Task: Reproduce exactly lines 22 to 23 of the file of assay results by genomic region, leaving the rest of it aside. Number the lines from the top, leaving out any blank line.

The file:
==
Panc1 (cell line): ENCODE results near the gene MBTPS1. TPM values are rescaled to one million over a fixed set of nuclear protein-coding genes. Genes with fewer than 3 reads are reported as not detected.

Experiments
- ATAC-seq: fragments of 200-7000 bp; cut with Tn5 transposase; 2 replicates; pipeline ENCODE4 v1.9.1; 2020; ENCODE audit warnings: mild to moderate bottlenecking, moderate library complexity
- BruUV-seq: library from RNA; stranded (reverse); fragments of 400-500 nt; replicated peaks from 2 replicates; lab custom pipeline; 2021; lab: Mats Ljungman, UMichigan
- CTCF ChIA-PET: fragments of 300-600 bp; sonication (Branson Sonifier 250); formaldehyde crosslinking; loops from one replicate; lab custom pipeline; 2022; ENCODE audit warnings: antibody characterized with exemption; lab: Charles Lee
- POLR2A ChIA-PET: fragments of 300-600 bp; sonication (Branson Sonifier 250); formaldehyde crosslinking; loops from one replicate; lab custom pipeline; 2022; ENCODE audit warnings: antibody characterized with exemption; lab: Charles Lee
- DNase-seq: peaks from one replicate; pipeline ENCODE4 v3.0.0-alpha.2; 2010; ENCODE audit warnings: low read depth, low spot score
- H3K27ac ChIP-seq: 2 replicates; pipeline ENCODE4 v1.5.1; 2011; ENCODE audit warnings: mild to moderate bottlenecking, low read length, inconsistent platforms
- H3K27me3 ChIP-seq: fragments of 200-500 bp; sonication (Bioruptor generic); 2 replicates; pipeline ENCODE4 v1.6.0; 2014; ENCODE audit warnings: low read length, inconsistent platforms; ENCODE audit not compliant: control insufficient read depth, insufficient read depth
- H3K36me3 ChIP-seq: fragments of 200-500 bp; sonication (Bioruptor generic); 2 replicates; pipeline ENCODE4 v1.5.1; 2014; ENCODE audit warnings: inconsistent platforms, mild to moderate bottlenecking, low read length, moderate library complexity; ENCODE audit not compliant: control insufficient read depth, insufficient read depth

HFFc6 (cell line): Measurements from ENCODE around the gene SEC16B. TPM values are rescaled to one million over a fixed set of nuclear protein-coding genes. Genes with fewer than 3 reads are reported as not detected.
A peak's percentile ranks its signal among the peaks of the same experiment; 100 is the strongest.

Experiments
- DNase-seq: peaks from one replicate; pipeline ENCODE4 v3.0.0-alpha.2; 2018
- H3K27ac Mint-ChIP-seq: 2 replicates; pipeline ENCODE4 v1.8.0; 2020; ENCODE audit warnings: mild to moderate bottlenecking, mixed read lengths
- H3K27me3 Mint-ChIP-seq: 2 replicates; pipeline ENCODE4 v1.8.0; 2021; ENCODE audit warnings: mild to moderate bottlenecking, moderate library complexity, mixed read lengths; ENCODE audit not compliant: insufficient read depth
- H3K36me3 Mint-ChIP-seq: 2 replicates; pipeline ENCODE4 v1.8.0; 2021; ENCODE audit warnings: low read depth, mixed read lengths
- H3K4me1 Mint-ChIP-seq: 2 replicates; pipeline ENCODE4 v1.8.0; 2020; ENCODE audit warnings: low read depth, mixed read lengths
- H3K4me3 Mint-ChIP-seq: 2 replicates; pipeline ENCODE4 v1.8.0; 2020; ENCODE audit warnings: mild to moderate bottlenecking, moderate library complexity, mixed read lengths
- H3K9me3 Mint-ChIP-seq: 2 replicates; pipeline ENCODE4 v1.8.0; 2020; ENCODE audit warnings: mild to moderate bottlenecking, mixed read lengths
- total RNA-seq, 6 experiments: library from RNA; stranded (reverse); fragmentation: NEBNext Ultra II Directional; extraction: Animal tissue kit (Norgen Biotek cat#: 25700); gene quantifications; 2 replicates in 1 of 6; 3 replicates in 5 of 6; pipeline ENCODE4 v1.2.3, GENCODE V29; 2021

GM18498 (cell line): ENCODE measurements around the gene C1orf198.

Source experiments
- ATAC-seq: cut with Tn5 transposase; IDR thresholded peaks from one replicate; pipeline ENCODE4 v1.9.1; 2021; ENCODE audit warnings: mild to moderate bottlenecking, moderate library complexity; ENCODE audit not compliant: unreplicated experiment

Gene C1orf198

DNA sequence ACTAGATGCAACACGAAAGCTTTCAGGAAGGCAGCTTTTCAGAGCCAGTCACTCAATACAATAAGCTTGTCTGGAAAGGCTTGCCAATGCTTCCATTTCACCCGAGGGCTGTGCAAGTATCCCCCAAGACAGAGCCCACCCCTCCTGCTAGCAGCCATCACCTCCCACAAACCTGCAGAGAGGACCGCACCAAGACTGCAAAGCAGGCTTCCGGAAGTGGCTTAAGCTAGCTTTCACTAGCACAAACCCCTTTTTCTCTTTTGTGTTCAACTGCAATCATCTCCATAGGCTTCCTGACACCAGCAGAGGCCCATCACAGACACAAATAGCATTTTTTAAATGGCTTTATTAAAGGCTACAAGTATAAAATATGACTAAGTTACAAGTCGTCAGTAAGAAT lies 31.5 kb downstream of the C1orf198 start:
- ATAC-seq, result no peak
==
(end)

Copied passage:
GM18498 (cell line): ENCODE measurements around the gene C1orf198.

Source experiments